Saturday, 22 December 2012

So, I wrote a book

I don't think I actually told you guys, but I'd set the 21st as a deadline for finishing editing. The reasoning being that the world could end if it wanted, so long as I'd finished.

Well, yesterday came, and I did get it finished (!), and went, and the world didn't end. So now I have this novel hanging around that I'm not allowed to do anything to and I have to publish the wretched thing.

I'll let you know how that goes.

I have a little shortlist already of publishers that might be worth a shot. As I've said before, I'm going the traditional publishing route, but I'm going to start by trying some smaller publishers that are accepting unsolicited submissions. If I don't get any interest or don't like the contracts if I do, I'll have a look at agents, and maybe the bigger publishers, but as a starting point the small guys sound like they might be a good middle ground between self-publishing (of which I am not a big fan) and the big traditional publishers.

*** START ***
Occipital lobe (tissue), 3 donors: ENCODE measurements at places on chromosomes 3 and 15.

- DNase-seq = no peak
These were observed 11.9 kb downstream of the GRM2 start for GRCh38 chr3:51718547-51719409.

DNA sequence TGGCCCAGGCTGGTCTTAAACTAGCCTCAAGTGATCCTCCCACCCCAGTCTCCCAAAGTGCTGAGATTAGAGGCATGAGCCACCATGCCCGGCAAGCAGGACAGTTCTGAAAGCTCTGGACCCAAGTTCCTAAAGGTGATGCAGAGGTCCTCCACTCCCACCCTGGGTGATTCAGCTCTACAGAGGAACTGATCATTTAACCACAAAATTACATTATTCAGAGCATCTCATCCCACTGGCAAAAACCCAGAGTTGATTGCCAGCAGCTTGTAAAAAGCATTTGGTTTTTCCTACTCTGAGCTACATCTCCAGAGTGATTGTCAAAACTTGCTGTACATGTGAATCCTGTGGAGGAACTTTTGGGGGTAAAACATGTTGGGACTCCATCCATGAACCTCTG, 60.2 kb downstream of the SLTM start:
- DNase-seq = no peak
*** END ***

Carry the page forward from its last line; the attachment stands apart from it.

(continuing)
So I guess the next step is to start writing letters. I hate writing letters.

Merry Christmas.

Sunday, 16 December 2012

Fifty Eighteen Ways to Kill Somebody with a Mobile Phone

The other day I came across a file on my computer titled '50 ways to kill someone with a mobile phone'. You'll probably be pleased to know that this isn't the plans for some nefarious act of villainy on my part, or even on the part of one of my characters. It is in fact a creative writing exercise from several months ago that I'd forgotten all about.

I'd signed up to an email course on the basis that it was free, and this was one of the tasks in the first instalment. So I sat down and eventually came up with eighteen. Then I saved the file, and after being unable to think of anything to add to it for a few days, forgot about it. But here's what I got:

1.       Hit them over the head with it
2.       Break the casing to get a sharp edge and stab them
3.       Force it down their throat and choke them
4.       Create a gas leak and then ring it to create a spark (and explosion)
5.       There's got to be something poisonous in there (in the battery maybe?)
6.       Ring them while they're driving, until they have a crash